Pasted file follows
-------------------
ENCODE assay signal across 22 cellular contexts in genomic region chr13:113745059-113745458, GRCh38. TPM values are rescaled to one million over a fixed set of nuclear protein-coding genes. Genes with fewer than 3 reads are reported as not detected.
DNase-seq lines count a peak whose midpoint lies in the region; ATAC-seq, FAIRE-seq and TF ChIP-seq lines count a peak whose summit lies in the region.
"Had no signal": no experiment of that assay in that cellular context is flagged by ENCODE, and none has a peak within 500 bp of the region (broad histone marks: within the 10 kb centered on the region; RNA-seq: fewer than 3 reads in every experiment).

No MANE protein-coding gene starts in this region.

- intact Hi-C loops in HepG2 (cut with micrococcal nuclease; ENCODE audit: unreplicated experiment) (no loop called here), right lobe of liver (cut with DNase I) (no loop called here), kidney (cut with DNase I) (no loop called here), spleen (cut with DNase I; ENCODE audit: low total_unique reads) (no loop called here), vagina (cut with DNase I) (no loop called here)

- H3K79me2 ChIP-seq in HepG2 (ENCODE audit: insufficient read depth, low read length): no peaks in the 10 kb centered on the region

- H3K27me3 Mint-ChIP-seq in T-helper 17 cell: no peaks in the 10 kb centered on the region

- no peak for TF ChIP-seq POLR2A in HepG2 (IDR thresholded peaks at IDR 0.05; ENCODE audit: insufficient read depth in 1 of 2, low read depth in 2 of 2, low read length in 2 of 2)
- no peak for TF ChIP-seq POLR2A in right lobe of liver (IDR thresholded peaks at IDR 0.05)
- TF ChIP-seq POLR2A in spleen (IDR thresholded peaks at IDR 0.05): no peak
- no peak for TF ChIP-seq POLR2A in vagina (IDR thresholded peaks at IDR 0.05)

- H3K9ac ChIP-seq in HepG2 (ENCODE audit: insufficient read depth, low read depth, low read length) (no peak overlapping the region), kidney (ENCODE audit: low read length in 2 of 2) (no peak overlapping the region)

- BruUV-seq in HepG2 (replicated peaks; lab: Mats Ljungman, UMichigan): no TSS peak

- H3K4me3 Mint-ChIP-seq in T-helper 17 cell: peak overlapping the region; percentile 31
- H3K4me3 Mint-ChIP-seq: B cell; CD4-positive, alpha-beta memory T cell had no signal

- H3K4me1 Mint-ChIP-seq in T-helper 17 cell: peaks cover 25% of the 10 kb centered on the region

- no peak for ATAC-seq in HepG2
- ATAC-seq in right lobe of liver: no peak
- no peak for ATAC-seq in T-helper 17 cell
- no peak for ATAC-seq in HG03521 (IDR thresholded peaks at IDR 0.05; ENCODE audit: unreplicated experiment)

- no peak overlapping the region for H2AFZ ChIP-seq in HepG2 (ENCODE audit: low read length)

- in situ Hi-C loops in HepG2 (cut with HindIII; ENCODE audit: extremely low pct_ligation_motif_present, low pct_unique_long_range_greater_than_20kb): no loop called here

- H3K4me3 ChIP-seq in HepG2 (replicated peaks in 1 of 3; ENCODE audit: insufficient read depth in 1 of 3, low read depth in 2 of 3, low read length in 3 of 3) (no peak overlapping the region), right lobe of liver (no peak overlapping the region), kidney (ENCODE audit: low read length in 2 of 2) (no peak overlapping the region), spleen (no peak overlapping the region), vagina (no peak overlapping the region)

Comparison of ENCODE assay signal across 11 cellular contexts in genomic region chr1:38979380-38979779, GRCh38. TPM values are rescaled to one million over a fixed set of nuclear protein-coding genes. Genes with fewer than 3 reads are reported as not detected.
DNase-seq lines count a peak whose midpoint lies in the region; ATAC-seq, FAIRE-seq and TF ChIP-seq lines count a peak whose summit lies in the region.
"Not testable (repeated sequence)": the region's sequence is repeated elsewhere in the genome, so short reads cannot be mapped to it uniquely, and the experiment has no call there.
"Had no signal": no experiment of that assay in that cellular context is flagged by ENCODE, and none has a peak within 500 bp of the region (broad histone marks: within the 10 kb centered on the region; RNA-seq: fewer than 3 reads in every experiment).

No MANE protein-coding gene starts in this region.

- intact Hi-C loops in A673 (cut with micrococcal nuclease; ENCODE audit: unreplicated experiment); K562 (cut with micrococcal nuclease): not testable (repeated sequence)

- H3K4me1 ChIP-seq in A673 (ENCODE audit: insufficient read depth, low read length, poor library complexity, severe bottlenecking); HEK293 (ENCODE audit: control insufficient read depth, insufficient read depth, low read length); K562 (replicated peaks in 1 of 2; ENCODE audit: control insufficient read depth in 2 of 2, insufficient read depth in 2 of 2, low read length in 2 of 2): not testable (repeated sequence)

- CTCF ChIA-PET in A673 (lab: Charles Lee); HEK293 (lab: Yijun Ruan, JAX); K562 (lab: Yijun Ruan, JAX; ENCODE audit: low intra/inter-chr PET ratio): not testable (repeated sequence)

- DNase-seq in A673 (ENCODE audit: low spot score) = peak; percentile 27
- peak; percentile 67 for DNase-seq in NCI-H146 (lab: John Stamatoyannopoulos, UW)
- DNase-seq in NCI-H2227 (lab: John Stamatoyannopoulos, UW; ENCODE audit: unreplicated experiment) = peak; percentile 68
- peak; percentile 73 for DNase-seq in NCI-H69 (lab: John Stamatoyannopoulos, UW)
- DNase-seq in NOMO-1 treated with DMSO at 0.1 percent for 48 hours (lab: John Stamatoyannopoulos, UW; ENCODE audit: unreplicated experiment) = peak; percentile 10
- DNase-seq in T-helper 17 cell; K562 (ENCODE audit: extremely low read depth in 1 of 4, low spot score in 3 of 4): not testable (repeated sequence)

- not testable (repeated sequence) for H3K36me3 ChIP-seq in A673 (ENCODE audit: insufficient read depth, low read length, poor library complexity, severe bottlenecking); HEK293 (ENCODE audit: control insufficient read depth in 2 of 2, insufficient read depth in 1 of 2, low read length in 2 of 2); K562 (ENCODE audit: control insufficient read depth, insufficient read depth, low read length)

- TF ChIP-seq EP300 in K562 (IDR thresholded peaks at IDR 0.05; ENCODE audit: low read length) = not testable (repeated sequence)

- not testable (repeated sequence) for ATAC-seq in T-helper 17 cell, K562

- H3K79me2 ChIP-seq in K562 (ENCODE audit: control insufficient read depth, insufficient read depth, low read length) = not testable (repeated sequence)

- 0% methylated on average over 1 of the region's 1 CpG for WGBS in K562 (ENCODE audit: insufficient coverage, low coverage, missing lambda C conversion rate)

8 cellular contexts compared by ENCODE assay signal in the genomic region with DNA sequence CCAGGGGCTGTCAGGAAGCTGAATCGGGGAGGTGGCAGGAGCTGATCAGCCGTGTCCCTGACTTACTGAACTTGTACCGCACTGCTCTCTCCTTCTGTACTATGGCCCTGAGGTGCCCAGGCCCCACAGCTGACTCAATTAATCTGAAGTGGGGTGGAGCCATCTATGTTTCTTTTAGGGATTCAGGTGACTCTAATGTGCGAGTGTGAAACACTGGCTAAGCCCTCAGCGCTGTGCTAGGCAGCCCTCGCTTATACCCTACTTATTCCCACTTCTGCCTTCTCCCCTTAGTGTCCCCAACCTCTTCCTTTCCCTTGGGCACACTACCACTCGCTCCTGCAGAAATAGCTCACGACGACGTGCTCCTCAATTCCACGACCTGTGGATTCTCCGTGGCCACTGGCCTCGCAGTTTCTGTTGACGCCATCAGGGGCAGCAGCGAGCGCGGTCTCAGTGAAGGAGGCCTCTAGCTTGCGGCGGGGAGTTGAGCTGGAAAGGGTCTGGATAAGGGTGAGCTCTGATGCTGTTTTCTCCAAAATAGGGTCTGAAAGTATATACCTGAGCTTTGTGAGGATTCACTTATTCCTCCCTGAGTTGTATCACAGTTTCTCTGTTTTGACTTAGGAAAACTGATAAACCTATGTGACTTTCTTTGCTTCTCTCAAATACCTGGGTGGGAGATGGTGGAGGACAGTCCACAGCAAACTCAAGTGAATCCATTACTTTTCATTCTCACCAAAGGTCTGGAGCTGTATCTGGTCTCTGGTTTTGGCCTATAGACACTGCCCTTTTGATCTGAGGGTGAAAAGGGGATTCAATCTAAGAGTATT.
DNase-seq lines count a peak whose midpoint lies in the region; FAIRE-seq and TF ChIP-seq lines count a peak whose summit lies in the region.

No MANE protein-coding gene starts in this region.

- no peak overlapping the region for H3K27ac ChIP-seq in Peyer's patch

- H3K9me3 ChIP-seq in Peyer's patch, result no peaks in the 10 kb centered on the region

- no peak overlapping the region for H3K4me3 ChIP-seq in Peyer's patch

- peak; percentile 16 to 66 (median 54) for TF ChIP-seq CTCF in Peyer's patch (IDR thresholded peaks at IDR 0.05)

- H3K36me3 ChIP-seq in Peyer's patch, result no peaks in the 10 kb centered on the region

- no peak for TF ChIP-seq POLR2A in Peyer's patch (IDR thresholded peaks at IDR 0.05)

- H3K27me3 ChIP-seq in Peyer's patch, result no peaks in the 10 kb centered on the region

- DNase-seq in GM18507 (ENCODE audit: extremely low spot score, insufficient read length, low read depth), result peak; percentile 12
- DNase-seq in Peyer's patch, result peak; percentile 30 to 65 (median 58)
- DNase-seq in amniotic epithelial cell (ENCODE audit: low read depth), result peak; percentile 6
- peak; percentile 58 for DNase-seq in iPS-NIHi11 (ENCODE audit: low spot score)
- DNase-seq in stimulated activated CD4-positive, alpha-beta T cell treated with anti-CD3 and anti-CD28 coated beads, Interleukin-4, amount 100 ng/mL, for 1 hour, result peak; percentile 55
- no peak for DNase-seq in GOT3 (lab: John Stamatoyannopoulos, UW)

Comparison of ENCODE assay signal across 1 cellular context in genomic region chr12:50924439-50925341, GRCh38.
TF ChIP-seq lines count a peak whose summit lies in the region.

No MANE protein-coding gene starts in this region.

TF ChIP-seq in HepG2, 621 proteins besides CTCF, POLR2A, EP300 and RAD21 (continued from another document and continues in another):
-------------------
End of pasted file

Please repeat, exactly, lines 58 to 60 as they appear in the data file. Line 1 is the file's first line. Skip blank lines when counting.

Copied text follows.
- no peak for DNase-seq in GOT3 (lab: John Stamatoyannopoulos, UW)

Comparison of ENCODE assay signal across 1 cellular context in genomic region chr12:50924439-50925341, GRCh38.
TF ChIP-seq lines count a peak whose summit lies in the region.